Listen and buy links in the Discography page
Two Andrzej Panufnik works, Tragic Overture and Lullaby, were performed to great critical acclaim in the BBC Prom on 23rd August 2013. It was the Prom debut of Poland’s Warsaw Philharmonic Orchestra, conducted by Antoni Wit as a climax to his many years as Music Director of this famous Polish Orchestra.
Tragic Overture, a dramatic musical rendering of war and fear, is dedicated to the composer’s brave Underground fighter brother Mirek who died in the Warsaw Uprising of 1944. The beautiful, mysterious Lullaby, a short, extremely original work composed in 1945, demonstrates Panufnik’s true place as the father of the Polish avant garde movement. This work caused a stir at its premiere during the 1948 International Festival of Contemporary Music at Scheveningen in Holland: a letter in the Leonard Bernstein archives shows how impressed he was by Panufnik’s work.
A fascinating insight into how Panufnik and fellow composer Witołd Lutosławski helped to lift spirits in the misery of Nazi-controlled, half-starved Warsaw in World War II, broadcast twice on BBC Radio 4 was the winner of the Prix Europa award for the Best Radio Music Documentary in 2012.
Concerts or any large gatherings of Polish people were banned during the war years, but the two young composers were able to play in “artistic cafés”, much appreciated by music-hungry Warsaw inhabitants. They also risked their lives performing in illegal underground concerts for a mixed audience of music lovers and resistance fighters, all of whom faced likely imprisonment or death even for attending. This enthralling programme touched on the post war period also when Nazi domination was succeeded by Communist bullying.
You can listen to the programme, by Falling Tree Productions, here. It will be broadcast again, this time on BBC Radio 3, on December 22nd 2012.
A dramatic new ballet with the Polish National Ballet choreographed by Emil Wesołowski and conducted by Jakub Chrenowicz has been premièred with four performances in Warsaw in April 2012.
Cain and Abel uses Panufnik’s Rhapsody, the third vision of Sinfonia Sacra and Tragic Overture in a version adapted by Panufnik himself for Sir Kenneth MacMillan in 1969. It is the latest of several ballets choreographed to Panufnik’s music following in the footsteps of great choreographers including MacMillan, Martha Graham, Krzysztof Pastor, David Bintley, Gerald Arpino. For news of further performances contact Teatr Wielki, Warsaw.
You can see a short excerpt of the ballet here.
My Father, The Iron Curtain and Me (Polish title Tata zza żelaznej kurtyny), a joint commission by the European Broadcasting Union, BBC and Poland’s TVP, is a deeply moving film following Panufnik’s artist and record producer son, Jem, as he traces his father’s footsteps and attempts to discover how he coped with the severe conditions and restrictions imposed on him through the long years of Nazi occupation and then in Soviet-controlled Warsaw.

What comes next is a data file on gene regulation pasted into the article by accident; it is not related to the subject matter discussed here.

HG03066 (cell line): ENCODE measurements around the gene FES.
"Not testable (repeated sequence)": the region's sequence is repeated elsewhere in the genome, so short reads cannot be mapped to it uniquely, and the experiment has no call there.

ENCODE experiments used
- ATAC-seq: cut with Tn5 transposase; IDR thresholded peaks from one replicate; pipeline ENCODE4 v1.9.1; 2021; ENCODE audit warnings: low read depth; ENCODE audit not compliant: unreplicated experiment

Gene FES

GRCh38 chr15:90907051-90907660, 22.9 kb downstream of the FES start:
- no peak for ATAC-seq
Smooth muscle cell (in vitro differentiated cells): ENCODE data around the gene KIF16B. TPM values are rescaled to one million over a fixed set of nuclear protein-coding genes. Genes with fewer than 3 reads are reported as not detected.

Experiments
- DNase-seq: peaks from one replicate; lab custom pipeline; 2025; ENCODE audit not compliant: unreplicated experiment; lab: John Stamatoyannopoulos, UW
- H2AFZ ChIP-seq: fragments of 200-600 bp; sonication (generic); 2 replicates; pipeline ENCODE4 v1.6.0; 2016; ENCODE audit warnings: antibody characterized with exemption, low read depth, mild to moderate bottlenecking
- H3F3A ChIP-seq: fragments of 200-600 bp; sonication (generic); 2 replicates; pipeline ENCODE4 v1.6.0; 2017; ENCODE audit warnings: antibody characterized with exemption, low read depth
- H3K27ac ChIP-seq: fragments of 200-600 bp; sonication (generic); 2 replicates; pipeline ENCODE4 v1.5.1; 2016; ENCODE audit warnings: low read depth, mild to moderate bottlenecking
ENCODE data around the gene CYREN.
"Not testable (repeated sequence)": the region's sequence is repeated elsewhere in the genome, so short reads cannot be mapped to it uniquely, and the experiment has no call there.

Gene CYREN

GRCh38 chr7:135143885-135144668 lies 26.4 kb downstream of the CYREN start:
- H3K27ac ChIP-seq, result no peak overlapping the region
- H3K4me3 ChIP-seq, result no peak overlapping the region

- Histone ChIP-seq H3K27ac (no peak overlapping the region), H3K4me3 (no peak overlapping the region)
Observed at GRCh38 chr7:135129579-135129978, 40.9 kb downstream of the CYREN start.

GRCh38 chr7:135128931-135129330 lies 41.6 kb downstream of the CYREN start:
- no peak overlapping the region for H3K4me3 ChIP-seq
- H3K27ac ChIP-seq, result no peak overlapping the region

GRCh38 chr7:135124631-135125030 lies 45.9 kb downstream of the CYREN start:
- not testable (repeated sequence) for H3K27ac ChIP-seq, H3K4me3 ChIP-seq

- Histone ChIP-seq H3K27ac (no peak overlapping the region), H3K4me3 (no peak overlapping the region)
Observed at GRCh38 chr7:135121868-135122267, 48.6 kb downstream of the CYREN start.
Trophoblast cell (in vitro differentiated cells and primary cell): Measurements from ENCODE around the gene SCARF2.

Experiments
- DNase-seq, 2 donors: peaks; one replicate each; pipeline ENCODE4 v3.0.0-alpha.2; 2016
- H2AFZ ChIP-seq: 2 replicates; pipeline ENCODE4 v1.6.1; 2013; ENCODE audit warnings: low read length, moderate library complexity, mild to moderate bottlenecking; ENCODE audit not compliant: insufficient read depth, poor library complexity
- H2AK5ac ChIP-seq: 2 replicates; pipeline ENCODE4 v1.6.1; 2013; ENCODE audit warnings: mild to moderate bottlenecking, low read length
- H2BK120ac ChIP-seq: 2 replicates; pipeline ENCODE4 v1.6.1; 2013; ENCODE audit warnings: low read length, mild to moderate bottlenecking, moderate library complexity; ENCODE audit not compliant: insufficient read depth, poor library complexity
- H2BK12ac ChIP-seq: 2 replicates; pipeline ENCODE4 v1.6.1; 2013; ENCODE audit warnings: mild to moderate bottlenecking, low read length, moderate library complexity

Directed by Krzyzstof Rzączyński, the programme won first prize at last year’s prestigious NURT Documentary Festival, as well as being shortlisted for the History Makers Award 2011 in New York.
You can see a recently broadcast interview with the director (in Polish) with clips of the film here.
Composer and numismatist Paweł Łukaszewski has produced a series of coins celebrating Polish-born composers of religious music, and is commemorating Andrzej Panufnik, whose ecclesiastical works include his Song to the Virgin Mary to an ancient Latin text of Polish origin, and one of his most famous works, Sinfonia Sacra, which celebrates 1,000 years of Catholicism in Poland. For more information please go to Mennica Kresowa.
The LSO-Panufnik Young Composers Project is a highly successful scheme developed from Panufnik’s stated belief that composers need a form of apprenticeship in order to be able to compose with maximum quality for the greatest musicians and finest symphony orchestras of the world. Developed by the London Symphony Orchestra together with Panufnik’s widow, Camilla Jessel Panufnik, this prestigious opportunity is offered annually to talented young composers from classical, jazz and other musical backgrounds, started in 2005, and is now supporting 6 new selected composers resident in Britain in developing their skills and getting to understand the workings of one of the world’s great orchestras.
With the support of the Helen Hamlyn Trust, 45 talented composers have benefited from the scheme, with commissions from many orchestras as well as invaluable know-how. The LSO considers this one of its “flagship” education projects. Competition to be one of the annual six is now very strong, with 110 applicants this year.
You can watch a film about the scheme here.